*e.g. My own tendencies towards wanting approval from others and wanting to do "the right thing" no matter what; The strong values relating to social strategy/maintaining external harmony no matter what, that my parents and extended (Southern) family instilled in me.
    I relate to nearly every single thing you said here, EJCC. And the South is my favorite region in America, which made me like your post even more, lol. Thanks for the thorough reply.

  4. #14
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    I grew up following my parents' expectations. My parents are both IxxJs. For my issue, I don't think it had to do with MBTI. I grew up in an Asian household; you are expected to obey and honor your parents. Any less than that would result in severe punishment. Still, my mom can be a controlling person. She wants to decide and choose what her kids are going to do with their lives. That's BS to me. I've been craving freedom. My first semester of college out of town, I felt a huge burden lifted off of my shoulders. I'm thankful for that experience. It was eye-opening to me. It's my life, and I choose how to live it.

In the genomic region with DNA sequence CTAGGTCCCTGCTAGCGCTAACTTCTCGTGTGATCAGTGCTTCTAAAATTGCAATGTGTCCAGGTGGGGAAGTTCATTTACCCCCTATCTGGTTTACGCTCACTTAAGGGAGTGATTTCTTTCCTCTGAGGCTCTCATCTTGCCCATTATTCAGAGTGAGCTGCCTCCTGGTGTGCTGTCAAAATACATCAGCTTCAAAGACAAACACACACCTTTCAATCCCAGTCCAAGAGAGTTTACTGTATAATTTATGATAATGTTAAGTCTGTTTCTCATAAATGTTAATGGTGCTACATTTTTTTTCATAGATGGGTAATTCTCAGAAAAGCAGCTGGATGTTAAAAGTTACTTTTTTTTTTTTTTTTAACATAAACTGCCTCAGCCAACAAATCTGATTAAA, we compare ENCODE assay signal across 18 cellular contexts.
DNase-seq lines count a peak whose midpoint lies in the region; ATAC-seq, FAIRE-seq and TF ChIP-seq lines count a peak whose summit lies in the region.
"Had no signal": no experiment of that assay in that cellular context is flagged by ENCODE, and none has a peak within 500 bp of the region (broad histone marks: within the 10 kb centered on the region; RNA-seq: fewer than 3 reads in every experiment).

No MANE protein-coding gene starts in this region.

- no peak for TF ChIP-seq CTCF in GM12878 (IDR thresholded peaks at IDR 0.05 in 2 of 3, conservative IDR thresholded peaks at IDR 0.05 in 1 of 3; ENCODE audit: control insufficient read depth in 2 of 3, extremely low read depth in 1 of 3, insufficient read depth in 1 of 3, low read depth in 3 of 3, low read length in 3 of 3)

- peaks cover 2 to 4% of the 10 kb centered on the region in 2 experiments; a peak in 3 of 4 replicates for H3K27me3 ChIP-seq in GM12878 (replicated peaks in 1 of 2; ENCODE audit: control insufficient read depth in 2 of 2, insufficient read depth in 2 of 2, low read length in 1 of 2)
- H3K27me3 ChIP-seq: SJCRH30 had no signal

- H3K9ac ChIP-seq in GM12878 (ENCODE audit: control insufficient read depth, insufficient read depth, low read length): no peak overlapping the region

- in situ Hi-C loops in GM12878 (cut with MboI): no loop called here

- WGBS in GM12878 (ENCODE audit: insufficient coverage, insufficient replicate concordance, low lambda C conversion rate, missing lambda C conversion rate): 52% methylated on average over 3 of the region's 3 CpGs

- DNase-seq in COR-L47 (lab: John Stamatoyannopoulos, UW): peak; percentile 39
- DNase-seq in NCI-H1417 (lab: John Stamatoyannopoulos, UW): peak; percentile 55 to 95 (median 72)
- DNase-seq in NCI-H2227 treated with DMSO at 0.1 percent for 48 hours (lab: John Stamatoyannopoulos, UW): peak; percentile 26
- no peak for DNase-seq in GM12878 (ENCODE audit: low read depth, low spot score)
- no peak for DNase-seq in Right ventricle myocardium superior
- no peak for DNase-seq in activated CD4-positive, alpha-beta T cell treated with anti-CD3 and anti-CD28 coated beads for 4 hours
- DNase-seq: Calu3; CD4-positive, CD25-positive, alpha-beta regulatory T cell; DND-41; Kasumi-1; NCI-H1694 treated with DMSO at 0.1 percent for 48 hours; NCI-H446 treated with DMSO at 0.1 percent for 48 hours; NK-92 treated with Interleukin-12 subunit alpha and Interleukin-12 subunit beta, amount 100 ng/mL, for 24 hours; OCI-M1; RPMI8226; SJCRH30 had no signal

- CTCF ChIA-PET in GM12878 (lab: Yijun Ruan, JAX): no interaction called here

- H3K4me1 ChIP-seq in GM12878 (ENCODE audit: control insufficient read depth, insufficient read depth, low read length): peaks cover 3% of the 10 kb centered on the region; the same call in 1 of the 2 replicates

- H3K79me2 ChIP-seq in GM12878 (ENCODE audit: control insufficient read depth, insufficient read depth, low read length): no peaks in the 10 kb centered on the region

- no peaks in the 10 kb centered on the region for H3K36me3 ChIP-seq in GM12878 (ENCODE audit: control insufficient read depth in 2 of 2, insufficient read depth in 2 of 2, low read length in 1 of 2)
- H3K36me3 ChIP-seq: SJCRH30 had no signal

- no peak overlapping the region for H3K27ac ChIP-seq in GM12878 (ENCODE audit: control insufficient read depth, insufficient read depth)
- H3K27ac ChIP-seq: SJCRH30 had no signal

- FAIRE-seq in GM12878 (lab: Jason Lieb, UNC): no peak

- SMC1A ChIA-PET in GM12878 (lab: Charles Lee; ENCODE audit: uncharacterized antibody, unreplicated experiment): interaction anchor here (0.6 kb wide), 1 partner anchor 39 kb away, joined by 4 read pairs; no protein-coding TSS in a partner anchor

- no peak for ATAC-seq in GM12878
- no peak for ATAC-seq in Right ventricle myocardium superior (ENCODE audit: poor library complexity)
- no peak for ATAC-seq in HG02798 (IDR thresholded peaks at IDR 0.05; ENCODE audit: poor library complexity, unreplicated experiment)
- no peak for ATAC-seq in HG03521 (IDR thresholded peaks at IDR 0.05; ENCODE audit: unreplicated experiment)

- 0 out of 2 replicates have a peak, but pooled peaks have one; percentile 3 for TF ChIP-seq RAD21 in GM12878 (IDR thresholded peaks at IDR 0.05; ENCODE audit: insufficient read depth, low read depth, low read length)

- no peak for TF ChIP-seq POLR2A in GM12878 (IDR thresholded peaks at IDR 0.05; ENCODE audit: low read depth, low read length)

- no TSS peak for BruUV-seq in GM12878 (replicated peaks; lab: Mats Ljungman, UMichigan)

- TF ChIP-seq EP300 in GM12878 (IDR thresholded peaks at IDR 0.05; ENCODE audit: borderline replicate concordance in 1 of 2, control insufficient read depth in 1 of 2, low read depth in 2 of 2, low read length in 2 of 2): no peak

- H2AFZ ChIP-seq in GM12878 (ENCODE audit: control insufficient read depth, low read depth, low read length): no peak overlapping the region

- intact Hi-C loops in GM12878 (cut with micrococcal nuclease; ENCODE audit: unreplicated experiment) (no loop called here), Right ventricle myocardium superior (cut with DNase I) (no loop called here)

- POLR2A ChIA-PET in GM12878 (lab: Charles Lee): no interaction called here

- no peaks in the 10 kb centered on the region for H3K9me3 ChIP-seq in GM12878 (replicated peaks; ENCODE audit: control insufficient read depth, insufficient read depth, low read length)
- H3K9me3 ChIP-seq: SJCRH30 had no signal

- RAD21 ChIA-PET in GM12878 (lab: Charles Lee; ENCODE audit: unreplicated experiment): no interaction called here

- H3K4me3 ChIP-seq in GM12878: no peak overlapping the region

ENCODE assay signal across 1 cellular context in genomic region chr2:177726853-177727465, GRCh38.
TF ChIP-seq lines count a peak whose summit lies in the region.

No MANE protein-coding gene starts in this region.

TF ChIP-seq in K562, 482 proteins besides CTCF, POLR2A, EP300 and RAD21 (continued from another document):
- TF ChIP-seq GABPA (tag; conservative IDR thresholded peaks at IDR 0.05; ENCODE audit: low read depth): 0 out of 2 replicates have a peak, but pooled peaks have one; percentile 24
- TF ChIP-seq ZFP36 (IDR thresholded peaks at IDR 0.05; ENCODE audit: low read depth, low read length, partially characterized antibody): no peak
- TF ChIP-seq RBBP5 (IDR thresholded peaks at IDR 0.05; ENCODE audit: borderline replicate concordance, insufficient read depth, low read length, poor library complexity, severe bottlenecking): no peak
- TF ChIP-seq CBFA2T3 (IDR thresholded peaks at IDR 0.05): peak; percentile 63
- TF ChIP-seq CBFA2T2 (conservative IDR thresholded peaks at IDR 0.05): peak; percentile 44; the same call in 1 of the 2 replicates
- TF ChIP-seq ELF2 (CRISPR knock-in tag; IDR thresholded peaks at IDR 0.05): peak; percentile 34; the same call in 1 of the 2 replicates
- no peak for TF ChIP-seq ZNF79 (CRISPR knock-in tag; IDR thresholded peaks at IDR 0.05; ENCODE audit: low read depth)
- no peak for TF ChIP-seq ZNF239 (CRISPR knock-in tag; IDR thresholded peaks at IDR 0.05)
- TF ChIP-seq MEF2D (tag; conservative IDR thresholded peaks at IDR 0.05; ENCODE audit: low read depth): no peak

I find that I am very different from many people. We live in an extroverted world. Most of the college kids are always out partying, while I'm at home or occupying myself with other things. I figured that I'm going to go on a different path than them. I don't seek for my parents' approvals. I just do it and see how it goes for myself.

  5. #15
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    My mom is an ESFJ, and I know that when she was younger (20s/30s), her parents' approval was a huge factor in most of her decisions. I don't see her that way anymore and I don't think she does either. While no one is ever surprised to learn that she's their daughter (they're all extremely hospitable and giving people), my mom is definitely her own person. I know that it's hard for her to contradict the values/expectations of her loved ones, but she does it. She has an incredible backbone.